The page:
But the UKTI post was advertised, Coppock applied and got the job.
This move to the public sector meant adapting to a different culture and different ways of doing things.
“There are frustrations, ranging from things like some of the IT could be better, the decision-making processes and some of the consultation processes and all the rest of it are not as fast as I would like them to be.
“It’s very different to life in the private sector where you get to know lots of stuff in enormous detail such as the nuts and bolts of how a TV works, whereas this job is very broad but covers a lot of ground.
“You don’t go into much stuff in great depth, you can’t. You’ve got to know a little bit about everything and that’s interesting for me.”
He has enjoyed his six years with UKTI and now, given the country’s economic state, he and his team are at the very cutting edge of the Government’s drive to boost exports. No other region can equal the North East’s track record in achieving overseas sales.
When Coppock took the job our exports were valued at just over £6bn and that has more than doubled to £13.75bn. The region is also winning in new markets.
“One of the really interesting things that has happened in the last 12 months is that for the very first time in the North East we now export more outside of Europe than we do inside.
“Back in 2010 nearly 60% of the region’s exports were to US and Western Europe. Western Europe now accounts for about 40% and the US is between 12% and 15%.
Among the successes he cites Seaham-based Prima Cheese which started exporting its grated cheese for pizzas last year and now sells mozzarella and processed cheese to the Middle East and even Peru.
Much, however, remains to be done. The Government has set a target of getting 25% of SMEs to be exporters, up from the current level of 20%.
“What that means for the North East is that we have to find about 500 new exporters and continue to grow trade figures further,” says Coppock.
It is estimated there are about 15,000 businesses in the region which could be considered as potential exporters and of these there are probably only about 3,000 which are active and regular exporters, so there is ample potential to achieve the Government’s target.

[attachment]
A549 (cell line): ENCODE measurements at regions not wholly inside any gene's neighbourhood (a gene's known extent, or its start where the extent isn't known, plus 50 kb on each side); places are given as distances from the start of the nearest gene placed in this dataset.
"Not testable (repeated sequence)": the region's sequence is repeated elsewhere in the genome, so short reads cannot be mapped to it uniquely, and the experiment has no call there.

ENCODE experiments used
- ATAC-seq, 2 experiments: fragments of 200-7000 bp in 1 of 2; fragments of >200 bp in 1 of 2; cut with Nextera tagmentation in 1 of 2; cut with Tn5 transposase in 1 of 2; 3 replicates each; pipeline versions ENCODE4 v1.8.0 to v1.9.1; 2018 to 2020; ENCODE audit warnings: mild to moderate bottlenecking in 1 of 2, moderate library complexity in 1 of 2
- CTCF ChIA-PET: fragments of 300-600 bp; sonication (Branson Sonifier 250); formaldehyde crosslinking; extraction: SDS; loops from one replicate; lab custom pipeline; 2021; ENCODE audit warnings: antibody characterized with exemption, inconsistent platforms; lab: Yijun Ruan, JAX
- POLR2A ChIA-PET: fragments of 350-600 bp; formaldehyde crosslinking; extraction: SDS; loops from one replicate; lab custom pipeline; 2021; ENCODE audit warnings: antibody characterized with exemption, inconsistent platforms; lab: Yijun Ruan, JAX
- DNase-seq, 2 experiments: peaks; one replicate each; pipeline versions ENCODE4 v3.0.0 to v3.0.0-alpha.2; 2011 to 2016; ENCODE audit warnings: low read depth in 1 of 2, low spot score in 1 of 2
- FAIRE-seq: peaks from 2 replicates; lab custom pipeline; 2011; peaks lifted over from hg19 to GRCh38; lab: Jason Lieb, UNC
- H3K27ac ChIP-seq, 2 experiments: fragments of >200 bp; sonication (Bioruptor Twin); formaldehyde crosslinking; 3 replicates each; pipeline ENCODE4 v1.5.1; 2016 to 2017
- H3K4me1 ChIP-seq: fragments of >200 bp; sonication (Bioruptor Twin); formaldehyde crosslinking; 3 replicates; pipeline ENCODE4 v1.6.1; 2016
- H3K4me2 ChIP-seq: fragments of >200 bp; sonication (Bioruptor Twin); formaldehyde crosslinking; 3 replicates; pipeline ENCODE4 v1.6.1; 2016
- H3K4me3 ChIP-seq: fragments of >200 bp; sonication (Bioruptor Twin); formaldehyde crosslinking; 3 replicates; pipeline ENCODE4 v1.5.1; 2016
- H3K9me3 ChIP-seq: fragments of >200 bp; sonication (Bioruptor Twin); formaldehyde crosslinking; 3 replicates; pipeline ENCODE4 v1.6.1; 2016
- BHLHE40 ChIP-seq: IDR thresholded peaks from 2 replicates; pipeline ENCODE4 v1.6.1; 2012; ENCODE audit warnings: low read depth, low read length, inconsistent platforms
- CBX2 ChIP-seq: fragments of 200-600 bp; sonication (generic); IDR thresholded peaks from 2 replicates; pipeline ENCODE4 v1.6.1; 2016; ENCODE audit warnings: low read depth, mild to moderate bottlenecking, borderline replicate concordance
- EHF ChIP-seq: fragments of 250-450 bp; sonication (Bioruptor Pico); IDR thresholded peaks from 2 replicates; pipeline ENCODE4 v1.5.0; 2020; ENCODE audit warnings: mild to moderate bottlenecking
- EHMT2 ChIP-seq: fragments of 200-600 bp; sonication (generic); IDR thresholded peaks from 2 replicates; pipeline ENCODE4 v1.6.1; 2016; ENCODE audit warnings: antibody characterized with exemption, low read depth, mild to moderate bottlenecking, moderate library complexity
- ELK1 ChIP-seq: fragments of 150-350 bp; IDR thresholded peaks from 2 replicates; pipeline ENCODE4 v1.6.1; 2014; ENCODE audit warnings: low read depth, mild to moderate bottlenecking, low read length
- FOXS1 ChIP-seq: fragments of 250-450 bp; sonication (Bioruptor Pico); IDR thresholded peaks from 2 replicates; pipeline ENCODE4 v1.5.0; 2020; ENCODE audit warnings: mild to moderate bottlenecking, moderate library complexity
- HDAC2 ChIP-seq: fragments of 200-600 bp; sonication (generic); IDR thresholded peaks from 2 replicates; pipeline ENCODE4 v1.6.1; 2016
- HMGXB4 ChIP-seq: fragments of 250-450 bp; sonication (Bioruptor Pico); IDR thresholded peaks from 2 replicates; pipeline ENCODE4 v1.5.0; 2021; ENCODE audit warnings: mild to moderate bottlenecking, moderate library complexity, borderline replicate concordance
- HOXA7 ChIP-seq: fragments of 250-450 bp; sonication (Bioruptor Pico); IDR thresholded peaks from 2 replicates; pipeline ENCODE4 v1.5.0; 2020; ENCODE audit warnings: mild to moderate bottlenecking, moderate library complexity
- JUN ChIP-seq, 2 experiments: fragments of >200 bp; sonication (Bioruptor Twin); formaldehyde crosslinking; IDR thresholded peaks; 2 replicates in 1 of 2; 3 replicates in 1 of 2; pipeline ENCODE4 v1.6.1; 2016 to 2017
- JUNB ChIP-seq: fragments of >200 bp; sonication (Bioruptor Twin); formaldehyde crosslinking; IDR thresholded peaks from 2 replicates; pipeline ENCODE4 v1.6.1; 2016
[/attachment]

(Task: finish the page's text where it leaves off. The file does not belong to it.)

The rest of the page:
So what stops businesses from exporting?
“That’s a big question. There are a lot of things behind it. There are a lot of companies which do very well within the UK economy, there are a lot of companies that do very well within the regional economy.
“There are companies which are perhaps a little bit nervous of trading internationally or of dealing in foreign currency, having to take foreign exchange contracts, perhaps having to carry stock, increase their stock levels, increase their stock pipeline, perhaps taking risk about whether they will even be paid. There are a whole raft of reasons why companies tread carefully.
“Really what we are trying to do is break that down, to say to companies, if you work with us, work with our advisers, we can hold your hand through a lot of those processes and sort some of that stuff out for you.” UKTI offers services from helping to internationalise websites to offering grants to help support attendance at trade shows and trade fairs. It has a new initiative called the medium-sized business programme and has recruited two new advisers to offer specific medium-sized business advice. He is also keen to encourage service sector businesses in the region to sell overseas and has had some success with architecture firms.
Coppock is hoping the export drive will benefit from the efforts of his old running mate Seb Coe and all who made a success of the Olympics.
“Brand Britain has been enormously boosted by the Olympics and there has been phenomenal positive feedback we are getting internationally through our embassies and consular offices.
“The Olympics in the US has become the most watched event in US history. That’s all fantastic for Britain.”
But Coppock’s own gold medal moment came with the announcement of the Hitachi factory.
“Hitachi brings 900 jobs back into County Durham which is great,” he says. “That gives me a real buzz. I kind of feel back on level terms again, kind of vindicated.”